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Age Ageing. 2016 April; 45(Suppl 1): i8.
Published online 2016 April 4. doi:  10.1093/ageing/afw024.34
PMCID: PMC4890392

34
THE USE OF URINARY CATHETERS IN PATIENTS OVER 65 YEARS ON CARE OF THE ELDERLY WARDS, THE ACUTE MEDICAL UNIT AND ACUTE STROKE UNIT AT NORTH MIDDLESEX UNIVERSITY HOSPITAL

Topic We present the findings of a completed audit cycle examining the use of urinary catheters and documentation of insertion in patients over 65 years at North Middlesex University Hospital (NMUH) in June 2014. Current evidence includes NICE guidelines on the standards of documentation for insertion of urinary catheters (NICE pathways (2012): prevention and control of healthcare-associated infections, available online). Trust guidelines at NMUH, published in 2008, also list appropriate clinical indications and standards for catheter insertion.

Intervention In 2008, an audit was undertaken on the three care of the elderly wards, acute medical units (AMU) and acute stroke unit at NMUH, examining where catheters were being inserted, clinical indication and documentation of insertion. Following this audit, a sticker on the catheter pack was introduced to facilitate documentation of catheter insertion by healthcare professionals. The sticker included space for documenting date of insertion, clinical indication and other details.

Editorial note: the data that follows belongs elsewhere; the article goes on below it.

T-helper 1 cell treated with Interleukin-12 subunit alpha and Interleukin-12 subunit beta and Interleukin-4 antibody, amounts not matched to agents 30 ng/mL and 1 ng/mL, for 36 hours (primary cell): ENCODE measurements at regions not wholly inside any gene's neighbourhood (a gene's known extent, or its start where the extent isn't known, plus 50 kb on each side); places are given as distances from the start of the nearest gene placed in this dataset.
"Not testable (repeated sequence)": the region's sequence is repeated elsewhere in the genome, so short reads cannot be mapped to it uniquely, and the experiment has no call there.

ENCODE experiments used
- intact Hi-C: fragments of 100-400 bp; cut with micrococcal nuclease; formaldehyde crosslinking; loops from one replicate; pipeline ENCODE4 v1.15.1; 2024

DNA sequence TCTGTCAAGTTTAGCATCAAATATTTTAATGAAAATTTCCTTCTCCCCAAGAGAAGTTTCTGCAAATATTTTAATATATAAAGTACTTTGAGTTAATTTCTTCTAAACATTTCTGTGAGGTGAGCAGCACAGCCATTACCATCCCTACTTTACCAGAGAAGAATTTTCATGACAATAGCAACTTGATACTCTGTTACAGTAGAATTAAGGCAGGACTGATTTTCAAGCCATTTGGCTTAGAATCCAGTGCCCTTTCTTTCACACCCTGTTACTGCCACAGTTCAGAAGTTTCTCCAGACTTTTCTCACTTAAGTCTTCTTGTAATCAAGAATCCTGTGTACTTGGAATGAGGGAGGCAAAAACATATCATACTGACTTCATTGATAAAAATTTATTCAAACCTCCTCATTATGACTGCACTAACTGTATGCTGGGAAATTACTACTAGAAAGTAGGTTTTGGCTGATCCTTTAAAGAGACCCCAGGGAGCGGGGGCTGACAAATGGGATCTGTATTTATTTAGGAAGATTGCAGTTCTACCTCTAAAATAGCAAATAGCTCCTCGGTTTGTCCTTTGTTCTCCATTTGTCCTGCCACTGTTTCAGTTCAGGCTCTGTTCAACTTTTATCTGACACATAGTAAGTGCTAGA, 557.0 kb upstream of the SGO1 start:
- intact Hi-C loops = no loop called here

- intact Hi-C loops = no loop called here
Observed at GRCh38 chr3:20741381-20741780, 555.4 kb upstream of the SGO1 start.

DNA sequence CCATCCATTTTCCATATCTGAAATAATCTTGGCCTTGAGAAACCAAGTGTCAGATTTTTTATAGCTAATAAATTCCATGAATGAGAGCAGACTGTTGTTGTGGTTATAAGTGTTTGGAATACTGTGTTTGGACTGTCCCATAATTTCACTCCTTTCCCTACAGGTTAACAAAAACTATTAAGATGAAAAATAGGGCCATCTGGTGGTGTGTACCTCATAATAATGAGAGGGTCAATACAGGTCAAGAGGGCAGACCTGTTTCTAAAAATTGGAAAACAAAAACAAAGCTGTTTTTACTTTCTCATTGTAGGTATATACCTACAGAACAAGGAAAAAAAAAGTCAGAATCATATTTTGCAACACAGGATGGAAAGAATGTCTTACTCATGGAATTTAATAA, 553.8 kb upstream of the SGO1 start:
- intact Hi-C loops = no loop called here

Improvement Data was collected for 24 patients over 65 years with urinary catheters in June 2014. Of 130 care of the elderly patients, 18.5% had a urinary catheter. The most common clinical indications were acute urinary retention and fluid balance. 96% of patients had a clear indication for catheterisation documented, compared to only 50% in 2008. The majority of patients were catheterised in A&E or AMU, with 25% of patients having long-term catheters on admission. In 2008, only half of inserted catheters had documentation of time/date of insertion and 25% the type of catheter used. In the present audit, 95% of catheters had clear documentation of these details.

Discussion In conclusion, the majority of catheters were inserted on appropriate clinical grounds and in the acute medical settings (A&E and AMU). The introduction of a sticker on the catheter pack was an effective and simple intervention in improving the documentation of catheter insertion.


Articles from Age and Ageing are provided here courtesy of Oxford University Press